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Intel's i960 (or 80960) was a RISC-based microprocessor design that became quite popular during the early 1990s as an embedded microcontroller, for some time likely the best-selling CPU in that field, pushing the AMD 29000 from that spot. In spite of its success, Intel formally dropped i960 marketing in the late 1990s as a side effect of a lawsuit with DEC, in which Intel received the rights to produce the StrongARM CPU.
The i960 design was started as a response to the failure of Intel's i432 design of the early 1980s. The i432 was intended to directly support high-level languages that supported tagged, protected, garbage-collected memory -- such as Ada and Lisp -- in hardware. Because of its instruction-set complexity, its multi-chip implementation, and other design flaws, the i432 was very slow in comparison to other processors of its time.
In 1984 Intel and Siemens started a joint project, ultimately called BiiN, to create a high-end fault-tolerant object-oriented computer system programmed entirely in Ada. Many of the original i432 team members joined this project, though a new lead architect was brought in from IBM, Glenford Myers. The intended market for the BiiN systems were high-reliability computer users such as banks, industrial systems and nuclear power plants, and the protected-memory concepts from the i432 influenced the design of the BiiN system.
To avoid the performance issues that plagued the i432, the central i960 instruction-set architecture was a RISC design, and the memory subsystem was made 33-bits wide -- for a 32-bit word and a "tag" bit to indicate protected memory. In many other ways the i960 followed the original Berkeley RISC design, notably in its use of register windows, an implementation-specific number of caches for the per-subroutine registers, allowing for fast routine calls. The competing Stanford University design, commercialized as MIPS did not use this system, relying on the compiler to generate optimal subroutine call and return code instead. Unlike the i386, but in common with most 32-bit designs, the i960 has a flat 32-bit memory space, with no memory segmentation. The i960 architecture also anticipated a superscalar implementation, with instructions being simultaneously dispatched to more than one unit within the processor.
The first 960 processors "taped-out" in October 1985 and were sent to manufacturing that month, with the first working chips arriving in late 1985 and early 1986. The BiiN effort eventually failed, due to market forces, and the 960MC was left without a use. Myers attempted to save the design by outlining several subsets of the full capability architecture created for the BiiN system. Myers tried to convince Intel management to market the i960 (then still known as the "P7") as a general-purpose processor, both in place of the Intel 80286 and i386 (which "taped-out the same month as the first 960), as well as the emerging RISC market for Unix systems, including a pitch to Steve Jobs's for use in the NeXT system. Competition within and outside of Intel came not only from the i386 camp, but also from the i860 processor, yet another RISC processor design emerging within Intel at the time.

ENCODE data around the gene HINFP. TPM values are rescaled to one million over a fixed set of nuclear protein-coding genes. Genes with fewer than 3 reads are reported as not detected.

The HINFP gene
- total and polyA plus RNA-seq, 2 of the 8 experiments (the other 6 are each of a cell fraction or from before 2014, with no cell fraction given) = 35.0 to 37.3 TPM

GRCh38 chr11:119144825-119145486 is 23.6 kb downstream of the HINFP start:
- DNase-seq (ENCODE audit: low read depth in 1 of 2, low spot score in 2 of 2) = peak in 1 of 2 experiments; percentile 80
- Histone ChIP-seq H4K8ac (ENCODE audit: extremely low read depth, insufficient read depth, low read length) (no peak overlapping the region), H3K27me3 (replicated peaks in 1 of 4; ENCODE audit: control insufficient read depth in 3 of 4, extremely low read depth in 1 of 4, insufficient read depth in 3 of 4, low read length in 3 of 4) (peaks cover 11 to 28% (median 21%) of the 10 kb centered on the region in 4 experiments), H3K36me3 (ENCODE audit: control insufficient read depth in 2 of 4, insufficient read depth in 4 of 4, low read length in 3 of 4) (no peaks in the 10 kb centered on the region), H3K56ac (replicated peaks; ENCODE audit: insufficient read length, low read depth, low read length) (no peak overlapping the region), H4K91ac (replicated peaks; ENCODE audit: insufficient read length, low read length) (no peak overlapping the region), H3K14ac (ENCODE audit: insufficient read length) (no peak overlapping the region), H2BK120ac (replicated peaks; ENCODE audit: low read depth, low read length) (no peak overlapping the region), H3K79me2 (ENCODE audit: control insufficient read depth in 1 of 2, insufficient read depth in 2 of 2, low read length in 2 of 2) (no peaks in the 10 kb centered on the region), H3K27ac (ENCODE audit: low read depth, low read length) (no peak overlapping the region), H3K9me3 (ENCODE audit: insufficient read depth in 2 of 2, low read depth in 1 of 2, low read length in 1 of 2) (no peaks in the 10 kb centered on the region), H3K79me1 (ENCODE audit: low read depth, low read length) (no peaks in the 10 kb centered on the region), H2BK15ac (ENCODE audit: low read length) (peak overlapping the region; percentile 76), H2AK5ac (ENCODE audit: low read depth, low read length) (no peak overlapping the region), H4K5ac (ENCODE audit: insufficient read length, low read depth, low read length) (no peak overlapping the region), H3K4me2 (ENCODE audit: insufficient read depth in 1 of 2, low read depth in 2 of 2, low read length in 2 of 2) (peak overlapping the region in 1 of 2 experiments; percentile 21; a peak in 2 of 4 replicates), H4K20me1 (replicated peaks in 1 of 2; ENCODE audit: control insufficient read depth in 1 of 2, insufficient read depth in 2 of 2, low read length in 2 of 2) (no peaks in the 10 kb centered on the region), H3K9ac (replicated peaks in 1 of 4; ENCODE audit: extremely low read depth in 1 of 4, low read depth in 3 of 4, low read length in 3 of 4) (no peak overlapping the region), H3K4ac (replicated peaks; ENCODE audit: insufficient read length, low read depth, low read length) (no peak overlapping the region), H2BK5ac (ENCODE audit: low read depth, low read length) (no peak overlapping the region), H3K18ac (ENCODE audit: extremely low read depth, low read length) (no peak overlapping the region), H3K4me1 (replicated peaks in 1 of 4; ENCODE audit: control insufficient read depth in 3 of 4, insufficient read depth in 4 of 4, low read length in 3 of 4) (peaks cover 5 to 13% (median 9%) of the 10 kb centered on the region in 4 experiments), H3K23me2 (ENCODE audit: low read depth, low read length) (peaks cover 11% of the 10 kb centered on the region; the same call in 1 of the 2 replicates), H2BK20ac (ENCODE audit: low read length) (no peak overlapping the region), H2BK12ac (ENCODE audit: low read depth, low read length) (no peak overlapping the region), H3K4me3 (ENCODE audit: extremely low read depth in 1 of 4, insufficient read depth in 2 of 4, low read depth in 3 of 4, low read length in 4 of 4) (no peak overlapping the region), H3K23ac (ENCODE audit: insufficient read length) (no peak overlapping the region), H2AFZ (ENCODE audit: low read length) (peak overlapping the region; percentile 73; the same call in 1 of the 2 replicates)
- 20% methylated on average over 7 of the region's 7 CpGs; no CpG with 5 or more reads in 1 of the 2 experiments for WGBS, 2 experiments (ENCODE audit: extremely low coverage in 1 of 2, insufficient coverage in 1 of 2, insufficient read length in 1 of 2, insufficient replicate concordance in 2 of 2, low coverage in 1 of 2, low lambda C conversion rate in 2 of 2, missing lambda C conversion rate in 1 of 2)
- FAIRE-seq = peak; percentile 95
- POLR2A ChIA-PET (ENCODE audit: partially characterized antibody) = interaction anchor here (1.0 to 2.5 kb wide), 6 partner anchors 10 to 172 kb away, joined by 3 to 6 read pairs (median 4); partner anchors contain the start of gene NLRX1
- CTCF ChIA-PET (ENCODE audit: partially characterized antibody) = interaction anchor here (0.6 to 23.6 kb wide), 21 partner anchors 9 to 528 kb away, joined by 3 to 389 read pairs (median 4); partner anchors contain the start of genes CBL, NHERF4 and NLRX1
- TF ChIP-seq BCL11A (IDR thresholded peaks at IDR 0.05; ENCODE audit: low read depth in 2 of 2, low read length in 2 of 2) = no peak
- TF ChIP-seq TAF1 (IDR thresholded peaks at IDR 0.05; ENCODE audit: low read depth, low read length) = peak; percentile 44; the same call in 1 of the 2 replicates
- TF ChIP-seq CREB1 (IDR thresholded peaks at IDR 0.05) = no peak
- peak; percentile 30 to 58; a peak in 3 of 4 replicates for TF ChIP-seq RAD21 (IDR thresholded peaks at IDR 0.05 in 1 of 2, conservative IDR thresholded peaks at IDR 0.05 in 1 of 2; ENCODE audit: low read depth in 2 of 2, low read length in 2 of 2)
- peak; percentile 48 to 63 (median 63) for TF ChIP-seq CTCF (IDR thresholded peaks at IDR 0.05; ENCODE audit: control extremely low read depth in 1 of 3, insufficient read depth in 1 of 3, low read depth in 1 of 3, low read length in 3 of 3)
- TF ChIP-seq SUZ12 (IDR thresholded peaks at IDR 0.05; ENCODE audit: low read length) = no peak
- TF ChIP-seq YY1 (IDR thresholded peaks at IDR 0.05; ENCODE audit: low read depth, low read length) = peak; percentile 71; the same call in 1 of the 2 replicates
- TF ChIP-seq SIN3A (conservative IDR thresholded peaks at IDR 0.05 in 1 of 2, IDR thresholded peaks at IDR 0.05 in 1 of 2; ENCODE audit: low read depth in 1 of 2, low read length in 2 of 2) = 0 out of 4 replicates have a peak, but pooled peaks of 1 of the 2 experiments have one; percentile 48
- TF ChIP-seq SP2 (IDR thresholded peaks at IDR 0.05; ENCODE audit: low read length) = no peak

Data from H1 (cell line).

Myers was unsuccessful at convincing Intel management to support the i960 as a general-purpose or Unix processor, but the chip found a ready market in early high-performance 32-bit embedded systems. The protected-memory architecture was considered proprietary to BiiN and wasn't mentioned in the product literature, leading many to wonder why the i960MC was so large and had so many pins labeled "no connect". A version of the RISC core without memory management or an FPU became the i960KA, and the RISC core with the FPU became the i960KB. The versions were, however, all identical internally -- only the labelling was different.
The "full" 960MC was never released for the non-military market, but the i960KA became successful as a low-cost 32-bit processor for the laser-printer market, as well as for early graphics terminals and other embedded applications. Its success paid for future generations. which removed the complex memory sub-system. The first pure RISC implementation was the i960CA, which used a newly-designed superscalar RISC core and added an unusual addressable on-chip cache. The i960CA is widely considered to have been the first single-chip superscalar RISC implementation. The C-series only included one ALU, but could dispatch an arithmetic instruction, a memory reference, and a branch instruction at the same time. Later, the i960CF included a floating-point unit, but continued to omit an MMU.
Intel attempted to bolster the i960 in the I/O device controller market with the I2O standard, but this had little success and the design work was eventually ended. By the mid-90's its price/performance ratio had fallen behind competing chips of more recent design, and Intel never produced a reduced power-consumption version that could be used in battery-powered systems.
In 1990 the i960 team was redirected to be the "second team" working in parallel on future i386 implementations -- specifically the P6 processor, which later became the Pentium Pro. The i960 project was sent to another, smaller development team, essentially ensuring its ultimate demise.
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